Why Does Sugar Melt Ice?

By William Lynch
Sugar melts ice

During winter, salt becomes invaluable when dealing with icy roads and walkways. The salt melts the ice and makes traveling safer. Yet it is less well-known that sugar can produce the same result.


Sugar, and anything else dissolved in water, will melt ice.

Sugar, and anything else capable of being dissolved in water, will melt ice.


Sugar lowers water's meting and freezing point.

Like salt, sugar melts ice by lowering water's melting and freezing points.


Sugar interferes with the water molecules that need to bind to ice crystals to freeze.

When sugar is tossed on ice, it dissolves and interferes with the water molecules, which need to bind to ice crystals in order to freeze. Sugar’s presence requires the temperature to be much colder before the water molecules come into contact with ice crystals.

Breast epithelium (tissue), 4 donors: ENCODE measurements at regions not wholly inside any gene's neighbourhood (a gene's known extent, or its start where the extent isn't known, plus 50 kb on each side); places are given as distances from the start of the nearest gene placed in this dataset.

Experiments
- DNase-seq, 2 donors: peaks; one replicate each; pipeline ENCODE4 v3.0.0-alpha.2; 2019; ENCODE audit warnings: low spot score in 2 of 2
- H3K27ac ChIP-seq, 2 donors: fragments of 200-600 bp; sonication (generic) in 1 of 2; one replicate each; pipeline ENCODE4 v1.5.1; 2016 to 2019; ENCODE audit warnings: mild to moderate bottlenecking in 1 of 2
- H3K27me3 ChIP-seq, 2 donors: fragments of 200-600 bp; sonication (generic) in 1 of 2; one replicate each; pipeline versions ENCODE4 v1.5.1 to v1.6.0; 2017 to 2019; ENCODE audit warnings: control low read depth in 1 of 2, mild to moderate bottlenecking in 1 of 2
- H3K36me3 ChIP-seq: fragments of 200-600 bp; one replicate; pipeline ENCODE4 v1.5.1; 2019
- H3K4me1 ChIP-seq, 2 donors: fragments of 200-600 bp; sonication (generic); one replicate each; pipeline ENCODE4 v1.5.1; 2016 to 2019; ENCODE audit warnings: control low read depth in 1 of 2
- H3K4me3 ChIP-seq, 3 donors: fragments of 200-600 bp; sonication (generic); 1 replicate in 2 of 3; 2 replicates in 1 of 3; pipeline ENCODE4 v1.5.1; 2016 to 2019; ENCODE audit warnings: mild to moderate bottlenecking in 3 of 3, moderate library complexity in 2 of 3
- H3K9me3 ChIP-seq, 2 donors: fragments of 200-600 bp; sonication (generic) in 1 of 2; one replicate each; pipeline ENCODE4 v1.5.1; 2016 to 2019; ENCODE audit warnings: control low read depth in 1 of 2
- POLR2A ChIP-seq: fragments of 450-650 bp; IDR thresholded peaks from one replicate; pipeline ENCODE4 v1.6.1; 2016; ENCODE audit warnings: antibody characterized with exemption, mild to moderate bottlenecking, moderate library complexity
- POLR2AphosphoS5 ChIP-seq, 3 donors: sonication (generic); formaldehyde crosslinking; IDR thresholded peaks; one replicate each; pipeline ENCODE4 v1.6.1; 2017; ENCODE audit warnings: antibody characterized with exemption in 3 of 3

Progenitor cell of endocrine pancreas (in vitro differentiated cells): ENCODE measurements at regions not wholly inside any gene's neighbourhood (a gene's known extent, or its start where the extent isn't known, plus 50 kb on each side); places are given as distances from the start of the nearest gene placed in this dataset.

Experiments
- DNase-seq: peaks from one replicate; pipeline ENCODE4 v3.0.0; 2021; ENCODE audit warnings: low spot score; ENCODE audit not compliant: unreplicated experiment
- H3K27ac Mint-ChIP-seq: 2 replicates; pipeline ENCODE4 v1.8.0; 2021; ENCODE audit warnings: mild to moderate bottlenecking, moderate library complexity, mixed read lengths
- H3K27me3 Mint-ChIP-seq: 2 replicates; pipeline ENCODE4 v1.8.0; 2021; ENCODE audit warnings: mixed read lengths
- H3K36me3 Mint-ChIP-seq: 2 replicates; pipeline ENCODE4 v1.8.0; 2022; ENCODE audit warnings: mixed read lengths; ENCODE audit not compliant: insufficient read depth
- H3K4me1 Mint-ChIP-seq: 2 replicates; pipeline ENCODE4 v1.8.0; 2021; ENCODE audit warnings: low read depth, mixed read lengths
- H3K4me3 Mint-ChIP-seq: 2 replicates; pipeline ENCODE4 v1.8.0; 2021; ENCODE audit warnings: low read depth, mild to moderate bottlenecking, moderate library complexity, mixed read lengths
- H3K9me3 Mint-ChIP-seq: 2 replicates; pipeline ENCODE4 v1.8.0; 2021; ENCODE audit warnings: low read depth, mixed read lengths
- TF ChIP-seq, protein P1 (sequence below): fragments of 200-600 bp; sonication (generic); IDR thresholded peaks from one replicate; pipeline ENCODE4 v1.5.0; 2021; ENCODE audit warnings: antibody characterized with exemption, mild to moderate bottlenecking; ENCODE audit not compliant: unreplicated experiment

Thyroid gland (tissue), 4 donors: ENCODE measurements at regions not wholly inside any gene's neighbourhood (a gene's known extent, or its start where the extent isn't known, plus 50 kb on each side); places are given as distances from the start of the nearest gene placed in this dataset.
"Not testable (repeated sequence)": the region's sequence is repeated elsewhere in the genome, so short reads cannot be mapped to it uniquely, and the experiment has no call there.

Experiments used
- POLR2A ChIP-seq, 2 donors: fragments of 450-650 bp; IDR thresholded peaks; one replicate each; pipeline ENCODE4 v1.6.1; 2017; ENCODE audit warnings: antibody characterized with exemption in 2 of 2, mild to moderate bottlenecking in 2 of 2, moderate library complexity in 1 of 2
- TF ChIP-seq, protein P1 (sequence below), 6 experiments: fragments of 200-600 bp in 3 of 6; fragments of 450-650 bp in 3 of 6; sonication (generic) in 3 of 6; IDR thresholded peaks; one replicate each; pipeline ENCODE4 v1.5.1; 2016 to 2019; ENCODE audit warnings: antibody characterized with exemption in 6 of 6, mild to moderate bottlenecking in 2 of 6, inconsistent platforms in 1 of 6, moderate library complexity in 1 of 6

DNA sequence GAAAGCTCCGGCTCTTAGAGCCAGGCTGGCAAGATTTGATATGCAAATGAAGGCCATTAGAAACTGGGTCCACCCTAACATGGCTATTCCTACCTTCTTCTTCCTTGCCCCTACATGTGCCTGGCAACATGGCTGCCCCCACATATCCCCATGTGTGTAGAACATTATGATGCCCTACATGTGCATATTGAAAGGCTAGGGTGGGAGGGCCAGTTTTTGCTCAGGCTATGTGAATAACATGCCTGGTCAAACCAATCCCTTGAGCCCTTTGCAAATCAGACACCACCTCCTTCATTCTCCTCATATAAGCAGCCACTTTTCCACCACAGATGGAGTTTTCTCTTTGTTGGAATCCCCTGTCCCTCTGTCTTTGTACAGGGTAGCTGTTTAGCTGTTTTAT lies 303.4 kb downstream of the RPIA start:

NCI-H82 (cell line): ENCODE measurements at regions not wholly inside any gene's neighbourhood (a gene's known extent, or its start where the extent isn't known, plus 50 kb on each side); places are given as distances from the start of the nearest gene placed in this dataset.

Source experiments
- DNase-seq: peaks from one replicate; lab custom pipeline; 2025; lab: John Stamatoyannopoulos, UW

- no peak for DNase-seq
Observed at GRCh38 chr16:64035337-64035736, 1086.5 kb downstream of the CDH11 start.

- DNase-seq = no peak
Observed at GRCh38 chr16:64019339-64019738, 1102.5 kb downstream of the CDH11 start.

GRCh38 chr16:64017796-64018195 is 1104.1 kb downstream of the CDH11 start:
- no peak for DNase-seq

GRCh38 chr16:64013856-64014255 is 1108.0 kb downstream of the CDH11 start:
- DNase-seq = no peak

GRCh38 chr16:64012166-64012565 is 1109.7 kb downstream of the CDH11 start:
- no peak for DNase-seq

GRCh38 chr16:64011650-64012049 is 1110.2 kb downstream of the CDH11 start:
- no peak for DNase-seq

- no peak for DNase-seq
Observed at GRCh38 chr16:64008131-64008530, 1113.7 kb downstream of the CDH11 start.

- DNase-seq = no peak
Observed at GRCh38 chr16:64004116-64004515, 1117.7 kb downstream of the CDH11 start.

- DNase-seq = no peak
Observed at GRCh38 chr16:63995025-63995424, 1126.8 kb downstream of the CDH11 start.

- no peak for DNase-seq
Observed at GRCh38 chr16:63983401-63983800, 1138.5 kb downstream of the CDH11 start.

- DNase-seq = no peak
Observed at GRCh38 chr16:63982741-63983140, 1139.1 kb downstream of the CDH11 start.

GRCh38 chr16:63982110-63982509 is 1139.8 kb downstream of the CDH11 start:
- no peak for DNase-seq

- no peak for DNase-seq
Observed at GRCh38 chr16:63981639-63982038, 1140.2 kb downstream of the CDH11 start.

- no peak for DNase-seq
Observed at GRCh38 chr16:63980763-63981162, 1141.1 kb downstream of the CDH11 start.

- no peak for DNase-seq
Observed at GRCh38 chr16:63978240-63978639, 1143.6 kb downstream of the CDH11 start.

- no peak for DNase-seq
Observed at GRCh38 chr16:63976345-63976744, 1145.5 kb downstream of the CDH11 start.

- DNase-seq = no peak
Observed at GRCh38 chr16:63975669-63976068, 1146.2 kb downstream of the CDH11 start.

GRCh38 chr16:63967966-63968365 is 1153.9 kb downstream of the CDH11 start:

Sugar isn't as effective as salt.

While sugar will melt ice, it still isn’t as effective as salt, which breaks down into sodium and chloride ions. In other words, when one molecule of salt dissolves, it adds two components to the solution, providing more interference in preventing water molecules from freezing.


Using sugar widely to melt ice would be impractical.

Sugar is also more expensive than salt, making it impractical for wide use.

About the Author

William Lynch has been a freelance writer for the past fifteen years, working for various web sites and publications. He is currently enrolled in a Master of Arts program in writing popular fiction at Seton Hill University. He hopes to one day become a mystery novelist.